Today, the government ordered a 120-day suspension of the military tribunal hearings of the Guantanamo detainees, as well as lesser delays in habeas hearings filed by attorneys on behalf of some of the prisoners.

Now, breaking news reported at ABC News, reports that tomorrow we will see three executive orders issued by President Obama aimed at the closure of Guantanamo "within a year", and promising immediate changes in the procedures and policies surrounding interrogation of detainees, and the conditions of their detention.

The ABC article is vague on whether the CIA will be included as regards changes in interrogation policies.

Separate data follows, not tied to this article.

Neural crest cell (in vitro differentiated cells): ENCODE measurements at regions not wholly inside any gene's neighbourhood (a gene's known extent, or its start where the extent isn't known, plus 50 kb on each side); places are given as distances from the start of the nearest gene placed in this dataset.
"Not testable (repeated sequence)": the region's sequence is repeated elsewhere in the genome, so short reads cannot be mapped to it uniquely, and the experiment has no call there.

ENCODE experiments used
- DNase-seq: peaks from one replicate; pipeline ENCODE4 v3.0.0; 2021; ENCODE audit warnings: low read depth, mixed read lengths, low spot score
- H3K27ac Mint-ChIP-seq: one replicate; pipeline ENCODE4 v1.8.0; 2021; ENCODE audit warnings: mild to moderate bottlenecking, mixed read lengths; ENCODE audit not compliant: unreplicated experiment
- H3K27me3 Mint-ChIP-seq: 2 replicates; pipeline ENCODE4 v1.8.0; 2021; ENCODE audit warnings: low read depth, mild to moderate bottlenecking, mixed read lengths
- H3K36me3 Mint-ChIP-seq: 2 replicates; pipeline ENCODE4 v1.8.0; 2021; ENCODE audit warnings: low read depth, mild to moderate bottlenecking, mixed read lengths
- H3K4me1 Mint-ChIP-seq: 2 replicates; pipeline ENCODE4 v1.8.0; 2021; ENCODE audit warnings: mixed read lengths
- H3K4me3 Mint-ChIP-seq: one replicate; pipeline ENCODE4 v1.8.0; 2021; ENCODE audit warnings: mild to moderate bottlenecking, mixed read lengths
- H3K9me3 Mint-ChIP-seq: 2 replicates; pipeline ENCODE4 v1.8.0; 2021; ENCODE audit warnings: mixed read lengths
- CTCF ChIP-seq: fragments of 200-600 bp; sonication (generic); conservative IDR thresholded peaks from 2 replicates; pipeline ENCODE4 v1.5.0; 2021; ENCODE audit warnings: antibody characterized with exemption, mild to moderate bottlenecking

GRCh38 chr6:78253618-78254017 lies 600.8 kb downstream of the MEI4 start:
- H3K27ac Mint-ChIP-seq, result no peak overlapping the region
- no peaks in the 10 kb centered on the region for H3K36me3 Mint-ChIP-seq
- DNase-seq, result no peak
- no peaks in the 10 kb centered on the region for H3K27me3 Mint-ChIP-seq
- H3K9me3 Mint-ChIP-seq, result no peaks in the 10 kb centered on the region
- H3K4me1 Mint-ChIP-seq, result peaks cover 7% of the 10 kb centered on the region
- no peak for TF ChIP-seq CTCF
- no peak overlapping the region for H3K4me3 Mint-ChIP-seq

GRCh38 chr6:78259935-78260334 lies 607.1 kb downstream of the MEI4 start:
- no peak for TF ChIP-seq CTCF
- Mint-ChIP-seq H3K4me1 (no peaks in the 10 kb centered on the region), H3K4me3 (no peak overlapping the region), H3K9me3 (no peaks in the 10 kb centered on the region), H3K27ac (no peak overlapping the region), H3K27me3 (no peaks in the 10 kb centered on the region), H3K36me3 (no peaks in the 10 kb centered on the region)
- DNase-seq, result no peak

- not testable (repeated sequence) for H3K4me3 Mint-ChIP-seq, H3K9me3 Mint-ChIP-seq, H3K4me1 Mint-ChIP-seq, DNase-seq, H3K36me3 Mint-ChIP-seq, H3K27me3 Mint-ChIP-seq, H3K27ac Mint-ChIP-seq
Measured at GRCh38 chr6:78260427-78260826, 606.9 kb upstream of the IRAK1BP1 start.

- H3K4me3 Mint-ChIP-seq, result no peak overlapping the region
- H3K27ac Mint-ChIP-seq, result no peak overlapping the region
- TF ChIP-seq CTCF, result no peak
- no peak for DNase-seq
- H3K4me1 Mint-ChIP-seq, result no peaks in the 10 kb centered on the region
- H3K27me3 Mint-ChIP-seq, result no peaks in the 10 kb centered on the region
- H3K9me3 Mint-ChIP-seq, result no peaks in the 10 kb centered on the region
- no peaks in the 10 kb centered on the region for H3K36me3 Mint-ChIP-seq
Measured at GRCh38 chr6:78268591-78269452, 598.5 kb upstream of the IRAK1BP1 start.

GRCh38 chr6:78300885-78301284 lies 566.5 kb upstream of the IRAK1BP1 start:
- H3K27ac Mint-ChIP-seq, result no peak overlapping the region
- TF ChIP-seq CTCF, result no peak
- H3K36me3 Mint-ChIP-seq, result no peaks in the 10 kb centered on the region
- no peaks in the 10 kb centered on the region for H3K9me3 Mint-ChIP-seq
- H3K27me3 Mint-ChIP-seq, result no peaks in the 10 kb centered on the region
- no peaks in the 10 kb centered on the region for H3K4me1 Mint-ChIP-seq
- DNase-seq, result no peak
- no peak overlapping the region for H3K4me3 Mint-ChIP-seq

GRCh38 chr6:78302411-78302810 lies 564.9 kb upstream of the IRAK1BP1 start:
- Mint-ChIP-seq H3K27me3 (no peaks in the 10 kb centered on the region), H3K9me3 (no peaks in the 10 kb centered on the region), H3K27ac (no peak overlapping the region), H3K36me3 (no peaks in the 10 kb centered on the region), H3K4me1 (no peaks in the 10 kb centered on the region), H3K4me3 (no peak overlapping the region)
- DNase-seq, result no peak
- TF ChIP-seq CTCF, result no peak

It is unlikely, but possible, that the new administration would in the first week expressly prohibit some interrogation techniques or refer to new legal parameters for the CIA program.
Of late, legislation has been introduced into Congress that would hold all U.S. interrogations, including those held by the CIA, to guidelines established in the Army Field Manual. The recent version of the manual is, despite assurances by former Bush administration, Pentagon, and some human rights officials, seriously flawed, allowing for solitary confinement/isolation, sleep and sensory deprivation, and manipulation and creation of fears, among other coercive interrogation techniques. Physicians for Human Rights and The Constitution Project have both called for serious revision to the manual.